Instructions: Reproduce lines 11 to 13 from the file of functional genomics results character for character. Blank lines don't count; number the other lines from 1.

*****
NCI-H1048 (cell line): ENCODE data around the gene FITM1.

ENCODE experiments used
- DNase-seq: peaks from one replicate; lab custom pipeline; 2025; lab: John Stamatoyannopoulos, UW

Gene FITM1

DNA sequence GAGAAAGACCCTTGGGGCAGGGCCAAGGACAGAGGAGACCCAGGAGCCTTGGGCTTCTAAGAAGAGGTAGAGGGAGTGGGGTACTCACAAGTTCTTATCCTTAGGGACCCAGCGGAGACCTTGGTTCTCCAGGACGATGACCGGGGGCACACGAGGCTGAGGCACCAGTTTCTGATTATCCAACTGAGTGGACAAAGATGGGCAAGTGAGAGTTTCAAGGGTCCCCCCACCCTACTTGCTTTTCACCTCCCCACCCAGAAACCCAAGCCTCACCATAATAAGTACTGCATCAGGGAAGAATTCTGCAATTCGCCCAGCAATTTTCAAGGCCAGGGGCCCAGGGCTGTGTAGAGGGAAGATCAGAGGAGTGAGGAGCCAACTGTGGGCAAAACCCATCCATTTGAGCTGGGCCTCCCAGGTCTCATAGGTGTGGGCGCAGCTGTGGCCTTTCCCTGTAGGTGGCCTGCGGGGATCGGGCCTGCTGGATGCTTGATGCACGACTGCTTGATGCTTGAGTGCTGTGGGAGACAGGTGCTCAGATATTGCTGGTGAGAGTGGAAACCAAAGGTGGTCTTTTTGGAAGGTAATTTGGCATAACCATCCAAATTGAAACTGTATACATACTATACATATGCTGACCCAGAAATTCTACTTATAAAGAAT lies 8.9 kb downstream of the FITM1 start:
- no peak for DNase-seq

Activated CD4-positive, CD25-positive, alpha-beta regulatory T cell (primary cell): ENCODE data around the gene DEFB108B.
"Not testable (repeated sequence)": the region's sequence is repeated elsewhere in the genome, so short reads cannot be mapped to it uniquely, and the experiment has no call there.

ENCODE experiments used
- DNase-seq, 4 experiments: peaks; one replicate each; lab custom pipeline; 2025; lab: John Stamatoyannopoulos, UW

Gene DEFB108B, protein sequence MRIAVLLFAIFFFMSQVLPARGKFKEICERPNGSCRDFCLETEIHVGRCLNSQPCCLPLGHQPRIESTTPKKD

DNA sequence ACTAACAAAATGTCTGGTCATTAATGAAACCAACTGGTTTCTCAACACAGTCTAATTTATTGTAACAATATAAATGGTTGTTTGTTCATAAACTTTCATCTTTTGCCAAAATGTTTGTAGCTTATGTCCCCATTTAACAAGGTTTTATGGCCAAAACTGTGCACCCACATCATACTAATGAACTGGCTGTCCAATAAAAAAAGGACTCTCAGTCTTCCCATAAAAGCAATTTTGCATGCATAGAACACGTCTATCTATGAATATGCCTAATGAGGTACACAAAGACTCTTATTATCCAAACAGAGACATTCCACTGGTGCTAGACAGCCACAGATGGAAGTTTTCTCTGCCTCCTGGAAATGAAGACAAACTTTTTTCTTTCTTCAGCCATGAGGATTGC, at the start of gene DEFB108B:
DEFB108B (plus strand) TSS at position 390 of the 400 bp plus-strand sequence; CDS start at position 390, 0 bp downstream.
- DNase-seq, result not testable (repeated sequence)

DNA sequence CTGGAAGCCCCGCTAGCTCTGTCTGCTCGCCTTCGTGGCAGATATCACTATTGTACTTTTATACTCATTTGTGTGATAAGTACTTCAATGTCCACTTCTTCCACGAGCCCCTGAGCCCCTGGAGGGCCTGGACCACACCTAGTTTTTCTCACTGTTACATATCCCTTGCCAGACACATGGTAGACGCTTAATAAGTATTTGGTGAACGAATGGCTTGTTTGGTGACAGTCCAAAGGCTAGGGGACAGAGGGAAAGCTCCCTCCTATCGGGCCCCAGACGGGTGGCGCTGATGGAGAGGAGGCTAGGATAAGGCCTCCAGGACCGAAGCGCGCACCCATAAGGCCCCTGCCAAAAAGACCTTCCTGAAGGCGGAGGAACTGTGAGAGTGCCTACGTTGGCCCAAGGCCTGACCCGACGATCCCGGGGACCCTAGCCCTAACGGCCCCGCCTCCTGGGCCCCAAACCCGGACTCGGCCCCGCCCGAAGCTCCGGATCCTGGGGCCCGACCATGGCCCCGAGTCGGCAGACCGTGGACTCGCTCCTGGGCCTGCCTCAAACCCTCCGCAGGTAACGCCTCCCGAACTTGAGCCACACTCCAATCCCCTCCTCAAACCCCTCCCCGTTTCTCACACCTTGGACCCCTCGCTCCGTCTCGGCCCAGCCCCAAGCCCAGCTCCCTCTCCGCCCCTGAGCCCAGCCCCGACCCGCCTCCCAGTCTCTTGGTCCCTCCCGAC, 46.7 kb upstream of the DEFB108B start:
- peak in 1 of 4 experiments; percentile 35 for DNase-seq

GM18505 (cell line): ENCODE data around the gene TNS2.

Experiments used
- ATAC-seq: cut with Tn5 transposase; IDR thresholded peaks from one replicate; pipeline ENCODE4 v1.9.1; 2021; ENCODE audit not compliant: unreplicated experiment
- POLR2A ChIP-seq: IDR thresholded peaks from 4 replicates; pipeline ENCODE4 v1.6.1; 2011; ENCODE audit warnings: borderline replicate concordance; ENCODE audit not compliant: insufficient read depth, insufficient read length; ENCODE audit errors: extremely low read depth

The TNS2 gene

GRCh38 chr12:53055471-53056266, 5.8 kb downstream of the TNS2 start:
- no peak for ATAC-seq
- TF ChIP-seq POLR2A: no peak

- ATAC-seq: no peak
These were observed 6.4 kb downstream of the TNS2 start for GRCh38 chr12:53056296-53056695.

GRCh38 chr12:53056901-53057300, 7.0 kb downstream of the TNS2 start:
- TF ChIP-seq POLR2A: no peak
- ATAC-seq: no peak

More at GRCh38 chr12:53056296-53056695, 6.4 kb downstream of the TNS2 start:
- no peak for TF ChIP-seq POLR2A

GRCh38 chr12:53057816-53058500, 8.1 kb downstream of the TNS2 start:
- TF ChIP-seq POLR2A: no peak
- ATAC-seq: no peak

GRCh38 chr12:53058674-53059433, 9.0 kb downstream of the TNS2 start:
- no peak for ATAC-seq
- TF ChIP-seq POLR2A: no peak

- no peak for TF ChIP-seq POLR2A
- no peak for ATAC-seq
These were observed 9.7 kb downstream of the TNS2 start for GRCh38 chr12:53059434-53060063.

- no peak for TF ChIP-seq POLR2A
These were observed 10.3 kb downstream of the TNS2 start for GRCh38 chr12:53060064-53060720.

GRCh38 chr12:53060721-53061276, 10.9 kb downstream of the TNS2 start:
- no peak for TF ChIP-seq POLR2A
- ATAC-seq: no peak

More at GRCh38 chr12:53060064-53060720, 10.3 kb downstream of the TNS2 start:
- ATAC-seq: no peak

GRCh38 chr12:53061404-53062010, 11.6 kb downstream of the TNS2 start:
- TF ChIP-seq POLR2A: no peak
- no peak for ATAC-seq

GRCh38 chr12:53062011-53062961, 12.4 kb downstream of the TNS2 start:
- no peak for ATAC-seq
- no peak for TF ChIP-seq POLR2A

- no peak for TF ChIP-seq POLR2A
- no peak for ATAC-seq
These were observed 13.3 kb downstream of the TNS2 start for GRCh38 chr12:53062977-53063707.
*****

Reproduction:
Gene DEFB108B, protein sequence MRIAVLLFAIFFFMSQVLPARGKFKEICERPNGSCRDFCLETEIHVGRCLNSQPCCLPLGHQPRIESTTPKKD

DNA sequence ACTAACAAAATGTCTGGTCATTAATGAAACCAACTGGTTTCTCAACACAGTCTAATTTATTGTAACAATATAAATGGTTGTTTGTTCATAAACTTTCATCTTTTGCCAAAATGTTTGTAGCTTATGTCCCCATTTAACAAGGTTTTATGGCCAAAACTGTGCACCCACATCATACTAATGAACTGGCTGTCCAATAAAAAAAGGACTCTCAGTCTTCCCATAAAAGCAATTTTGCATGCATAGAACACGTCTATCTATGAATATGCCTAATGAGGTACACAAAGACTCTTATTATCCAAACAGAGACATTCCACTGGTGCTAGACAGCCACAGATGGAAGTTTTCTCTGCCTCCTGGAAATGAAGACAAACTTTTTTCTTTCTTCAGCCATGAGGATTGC, at the start of gene DEFB108B:
DEFB108B (plus strand) TSS at position 390 of the 400 bp plus-strand sequence; CDS start at position 390, 0 bp downstream.